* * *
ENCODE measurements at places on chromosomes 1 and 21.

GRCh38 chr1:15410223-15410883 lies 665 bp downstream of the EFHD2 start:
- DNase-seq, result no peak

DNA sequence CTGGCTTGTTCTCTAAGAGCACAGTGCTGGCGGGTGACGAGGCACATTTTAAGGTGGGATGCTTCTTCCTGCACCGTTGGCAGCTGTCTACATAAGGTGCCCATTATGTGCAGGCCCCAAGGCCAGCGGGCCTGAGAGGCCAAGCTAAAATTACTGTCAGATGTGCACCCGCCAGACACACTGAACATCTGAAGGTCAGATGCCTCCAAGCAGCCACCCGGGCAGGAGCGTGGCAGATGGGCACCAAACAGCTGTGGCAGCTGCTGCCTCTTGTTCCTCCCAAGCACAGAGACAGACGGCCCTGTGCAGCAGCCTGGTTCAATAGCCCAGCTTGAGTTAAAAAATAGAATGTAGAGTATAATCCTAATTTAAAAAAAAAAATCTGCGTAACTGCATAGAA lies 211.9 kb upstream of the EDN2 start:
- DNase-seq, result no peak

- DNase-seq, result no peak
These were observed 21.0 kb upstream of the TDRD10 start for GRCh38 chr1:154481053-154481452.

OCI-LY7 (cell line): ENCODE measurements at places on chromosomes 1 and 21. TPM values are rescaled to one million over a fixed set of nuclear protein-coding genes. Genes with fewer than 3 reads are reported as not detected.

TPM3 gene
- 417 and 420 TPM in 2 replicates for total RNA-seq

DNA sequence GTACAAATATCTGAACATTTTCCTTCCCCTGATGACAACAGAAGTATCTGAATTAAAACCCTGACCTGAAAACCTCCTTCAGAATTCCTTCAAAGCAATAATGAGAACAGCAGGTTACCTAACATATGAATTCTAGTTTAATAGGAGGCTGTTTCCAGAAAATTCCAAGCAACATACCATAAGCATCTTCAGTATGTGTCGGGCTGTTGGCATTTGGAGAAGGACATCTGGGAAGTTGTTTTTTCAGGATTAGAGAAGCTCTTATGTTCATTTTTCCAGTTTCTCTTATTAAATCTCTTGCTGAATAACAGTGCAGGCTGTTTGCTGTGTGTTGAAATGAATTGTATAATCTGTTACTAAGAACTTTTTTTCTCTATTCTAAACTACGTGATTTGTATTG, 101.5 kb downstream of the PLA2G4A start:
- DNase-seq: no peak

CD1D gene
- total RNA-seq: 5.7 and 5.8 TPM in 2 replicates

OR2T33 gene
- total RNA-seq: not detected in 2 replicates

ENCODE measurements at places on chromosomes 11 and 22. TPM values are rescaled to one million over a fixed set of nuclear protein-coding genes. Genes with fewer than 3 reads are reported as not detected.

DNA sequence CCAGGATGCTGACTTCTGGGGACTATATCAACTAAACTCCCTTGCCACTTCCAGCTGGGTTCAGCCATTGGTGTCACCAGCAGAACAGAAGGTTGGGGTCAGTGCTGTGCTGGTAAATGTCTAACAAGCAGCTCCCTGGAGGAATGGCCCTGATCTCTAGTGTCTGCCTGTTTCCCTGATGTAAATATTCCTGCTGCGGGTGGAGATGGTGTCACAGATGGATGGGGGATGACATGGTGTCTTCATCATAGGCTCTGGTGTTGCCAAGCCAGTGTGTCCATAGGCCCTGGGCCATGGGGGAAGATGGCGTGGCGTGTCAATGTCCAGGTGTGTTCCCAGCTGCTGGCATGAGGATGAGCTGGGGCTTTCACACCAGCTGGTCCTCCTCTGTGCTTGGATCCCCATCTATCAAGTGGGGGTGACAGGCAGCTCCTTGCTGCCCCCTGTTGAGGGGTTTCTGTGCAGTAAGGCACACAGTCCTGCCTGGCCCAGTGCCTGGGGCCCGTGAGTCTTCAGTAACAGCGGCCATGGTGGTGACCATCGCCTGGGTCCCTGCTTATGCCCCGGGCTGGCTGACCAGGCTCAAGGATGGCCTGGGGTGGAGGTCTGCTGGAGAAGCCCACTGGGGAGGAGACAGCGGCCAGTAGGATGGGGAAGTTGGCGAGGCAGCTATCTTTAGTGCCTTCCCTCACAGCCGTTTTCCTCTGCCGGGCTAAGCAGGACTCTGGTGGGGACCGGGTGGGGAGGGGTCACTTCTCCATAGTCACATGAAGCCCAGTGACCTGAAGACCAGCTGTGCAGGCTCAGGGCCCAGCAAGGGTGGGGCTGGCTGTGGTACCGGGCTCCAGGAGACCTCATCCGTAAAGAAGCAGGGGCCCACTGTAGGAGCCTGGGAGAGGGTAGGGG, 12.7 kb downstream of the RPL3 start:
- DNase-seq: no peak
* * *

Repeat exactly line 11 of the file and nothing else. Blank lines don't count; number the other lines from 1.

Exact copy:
DNA sequence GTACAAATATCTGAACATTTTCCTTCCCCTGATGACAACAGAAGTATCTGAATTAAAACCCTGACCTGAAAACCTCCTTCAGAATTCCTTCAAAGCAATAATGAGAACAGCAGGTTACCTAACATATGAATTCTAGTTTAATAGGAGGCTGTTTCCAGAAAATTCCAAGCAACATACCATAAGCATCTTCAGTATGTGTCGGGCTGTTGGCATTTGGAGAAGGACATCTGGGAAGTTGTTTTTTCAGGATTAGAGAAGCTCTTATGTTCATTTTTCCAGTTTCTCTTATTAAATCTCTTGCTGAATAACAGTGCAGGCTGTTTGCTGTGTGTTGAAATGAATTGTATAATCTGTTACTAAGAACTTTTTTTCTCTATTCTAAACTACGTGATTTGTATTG, 101.5 kb downstream of the PLA2G4A start: